When Microsoft first shipped Surface Pro 4 and Surface Book, the updated Surface app actually provided less functionality than it had before. But that’s been fixed, and then some: Now you can use the new version of the Surface app to completely customize how the eraser button on the Surface Pen works.
As you may know, the Surface app dropped Surface Pen eraser button customization for Surface Pro 4 and Surface Book. Previously, Surface Pro 3 and Surface 3 users could configure which version of OneNote launched when they pressed the button on the end of the Surface Pen. Not so with Surface Pro 4 and Surface Book, where pressing this button—now called the magic button, though I use the term eraser button—simply launched OneNote Mobile, and offered no way to configure it otherwise.
I explained the default behavior of the, um, magic button in Surface Book Tip: Master Surface Pen’s Eraser Button. As noted there, this button provides single- and double-click actions, and a press-and-hold action, in addition to working as an eraser. But now, with the latest Surface app update, you can configure each of these actions as you see fit.
I had been told to expect this change, but wasn’t sure when it would arrive. But put simply, the Surface app now works as it should, at least with regards to the Surface Pen eraser button. So in addition to the Pressure Sensitivity settings that were available previously for Pen, we now get Button Customization.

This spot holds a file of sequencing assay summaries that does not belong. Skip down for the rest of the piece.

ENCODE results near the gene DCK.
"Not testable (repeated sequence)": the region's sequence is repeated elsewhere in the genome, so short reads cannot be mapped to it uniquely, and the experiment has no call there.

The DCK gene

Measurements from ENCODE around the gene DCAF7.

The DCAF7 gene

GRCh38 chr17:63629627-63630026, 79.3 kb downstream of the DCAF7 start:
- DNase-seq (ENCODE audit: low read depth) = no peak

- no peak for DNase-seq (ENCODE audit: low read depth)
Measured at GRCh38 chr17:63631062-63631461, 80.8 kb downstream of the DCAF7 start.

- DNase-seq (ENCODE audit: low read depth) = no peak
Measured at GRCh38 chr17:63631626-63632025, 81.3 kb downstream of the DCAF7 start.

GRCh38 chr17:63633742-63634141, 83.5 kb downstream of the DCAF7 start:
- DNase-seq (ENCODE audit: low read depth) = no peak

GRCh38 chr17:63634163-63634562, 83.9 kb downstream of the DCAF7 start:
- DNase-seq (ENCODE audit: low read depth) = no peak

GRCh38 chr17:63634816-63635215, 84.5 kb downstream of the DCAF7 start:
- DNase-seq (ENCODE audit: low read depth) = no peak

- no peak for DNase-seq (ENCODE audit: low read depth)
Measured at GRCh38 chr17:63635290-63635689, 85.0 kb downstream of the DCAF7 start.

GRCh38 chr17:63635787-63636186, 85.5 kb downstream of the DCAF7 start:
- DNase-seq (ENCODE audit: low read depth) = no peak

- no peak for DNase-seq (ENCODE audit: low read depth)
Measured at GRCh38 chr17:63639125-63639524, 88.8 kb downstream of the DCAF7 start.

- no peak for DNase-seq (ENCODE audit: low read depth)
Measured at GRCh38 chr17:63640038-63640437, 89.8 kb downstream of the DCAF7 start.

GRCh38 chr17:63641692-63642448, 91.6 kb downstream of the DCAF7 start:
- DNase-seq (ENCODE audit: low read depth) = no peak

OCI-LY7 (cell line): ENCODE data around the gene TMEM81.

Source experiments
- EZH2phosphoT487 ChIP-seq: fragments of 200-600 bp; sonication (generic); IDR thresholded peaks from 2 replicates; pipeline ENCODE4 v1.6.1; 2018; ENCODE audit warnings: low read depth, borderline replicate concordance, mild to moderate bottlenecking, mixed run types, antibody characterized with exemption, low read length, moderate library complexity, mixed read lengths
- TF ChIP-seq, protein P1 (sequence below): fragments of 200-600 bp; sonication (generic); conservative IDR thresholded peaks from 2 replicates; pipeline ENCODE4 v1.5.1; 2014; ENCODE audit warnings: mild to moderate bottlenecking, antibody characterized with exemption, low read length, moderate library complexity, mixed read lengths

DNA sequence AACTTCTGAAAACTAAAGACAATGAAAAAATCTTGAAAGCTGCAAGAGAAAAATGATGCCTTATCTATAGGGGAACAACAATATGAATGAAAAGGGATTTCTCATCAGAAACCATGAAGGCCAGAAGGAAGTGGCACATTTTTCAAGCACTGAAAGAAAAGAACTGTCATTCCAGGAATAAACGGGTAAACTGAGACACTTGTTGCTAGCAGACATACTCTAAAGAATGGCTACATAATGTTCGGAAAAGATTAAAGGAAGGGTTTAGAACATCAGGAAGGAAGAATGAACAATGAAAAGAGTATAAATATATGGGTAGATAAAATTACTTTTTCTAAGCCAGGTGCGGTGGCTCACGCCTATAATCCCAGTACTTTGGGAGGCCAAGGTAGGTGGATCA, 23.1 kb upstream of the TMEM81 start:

Better, you can really configure each action as you see fit. For example, single-click allows for more than just a choice of OneNote apps. You can choose to launch OneNote (Mobile, the default), any store app, or any desktop application. Or you can simply disable it.
The double-click and press-and-hold actions work similarly, though the latter adds a Cortana Ink Reminder too. Very cool.
These settings are available for the new Surface Pen only, by the way. But it doesn’t matter which Surface device you’re using: Surface 3, Surface Pro 3, Surface Pro 4 and Surface Book should all work.
For you disgruntled Surface Pen users that wanted to just launch the desktop version of OneNote, here’s what you do: Select “Launch a desktop app” under “Single-click.” Then, click the “Browse for a program” box that appears and navigate to the location of your OneNote.exe file. (This will vary depending on which version of Office/OneNote you’re using, and whether you chose a 32-bit or 64-bit install. To find it, use Start search to find OneNote, and then right-click and choose “Open file location.” Voila.)